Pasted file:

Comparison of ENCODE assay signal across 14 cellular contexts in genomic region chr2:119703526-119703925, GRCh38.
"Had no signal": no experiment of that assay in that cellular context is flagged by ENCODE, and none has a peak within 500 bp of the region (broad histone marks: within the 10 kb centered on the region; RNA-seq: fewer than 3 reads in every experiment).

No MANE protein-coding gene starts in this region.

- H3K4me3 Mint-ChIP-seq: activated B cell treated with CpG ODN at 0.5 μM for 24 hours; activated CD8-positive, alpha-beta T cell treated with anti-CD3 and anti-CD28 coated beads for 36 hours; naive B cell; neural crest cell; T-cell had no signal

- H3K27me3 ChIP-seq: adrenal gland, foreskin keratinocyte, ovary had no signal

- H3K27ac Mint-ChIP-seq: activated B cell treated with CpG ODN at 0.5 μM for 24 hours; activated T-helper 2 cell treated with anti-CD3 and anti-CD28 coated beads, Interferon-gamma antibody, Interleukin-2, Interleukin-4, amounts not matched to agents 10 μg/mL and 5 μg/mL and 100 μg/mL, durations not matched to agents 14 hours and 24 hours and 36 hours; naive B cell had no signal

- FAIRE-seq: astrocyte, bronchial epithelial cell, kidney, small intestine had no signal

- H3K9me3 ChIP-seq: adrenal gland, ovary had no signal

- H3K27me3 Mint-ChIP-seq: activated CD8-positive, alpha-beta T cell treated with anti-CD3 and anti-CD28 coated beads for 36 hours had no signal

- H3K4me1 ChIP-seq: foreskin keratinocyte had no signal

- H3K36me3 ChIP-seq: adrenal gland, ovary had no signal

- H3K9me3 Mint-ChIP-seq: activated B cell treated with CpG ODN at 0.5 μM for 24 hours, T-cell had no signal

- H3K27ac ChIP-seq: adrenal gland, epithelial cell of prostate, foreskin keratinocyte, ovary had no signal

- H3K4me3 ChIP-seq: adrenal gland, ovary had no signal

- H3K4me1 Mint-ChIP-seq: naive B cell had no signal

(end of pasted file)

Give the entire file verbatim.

Comparison of ENCODE assay signal across 14 cellular contexts in genomic region chr2:119703526-119703925, GRCh38.
"Had no signal": no experiment of that assay in that cellular context is flagged by ENCODE, and none has a peak within 500 bp of the region (broad histone marks: within the 10 kb centered on the region; RNA-seq: fewer than 3 reads in every experiment).

No MANE protein-coding gene starts in this region.

- H3K4me3 Mint-ChIP-seq: activated B cell treated with CpG ODN at 0.5 μM for 24 hours; activated CD8-positive, alpha-beta T cell treated with anti-CD3 and anti-CD28 coated beads for 36 hours; naive B cell; neural crest cell; T-cell had no signal

- H3K27me3 ChIP-seq: adrenal gland, foreskin keratinocyte, ovary had no signal

- H3K27ac Mint-ChIP-seq: activated B cell treated with CpG ODN at 0.5 μM for 24 hours; activated T-helper 2 cell treated with anti-CD3 and anti-CD28 coated beads, Interferon-gamma antibody, Interleukin-2, Interleukin-4, amounts not matched to agents 10 μg/mL and 5 μg/mL and 100 μg/mL, durations not matched to agents 14 hours and 24 hours and 36 hours; naive B cell had no signal

- FAIRE-seq: astrocyte, bronchial epithelial cell, kidney, small intestine had no signal

- H3K9me3 ChIP-seq: adrenal gland, ovary had no signal

- H3K27me3 Mint-ChIP-seq: activated CD8-positive, alpha-beta T cell treated with anti-CD3 and anti-CD28 coated beads for 36 hours had no signal

- H3K4me1 ChIP-seq: foreskin keratinocyte had no signal

- H3K36me3 ChIP-seq: adrenal gland, ovary had no signal

- H3K9me3 Mint-ChIP-seq: activated B cell treated with CpG ODN at 0.5 μM for 24 hours, T-cell had no signal

- H3K27ac ChIP-seq: adrenal gland, epithelial cell of prostate, foreskin keratinocyte, ovary had no signal

- H3K4me3 ChIP-seq: adrenal gland, ovary had no signal

- H3K4me1 Mint-ChIP-seq: naive B cell had no signal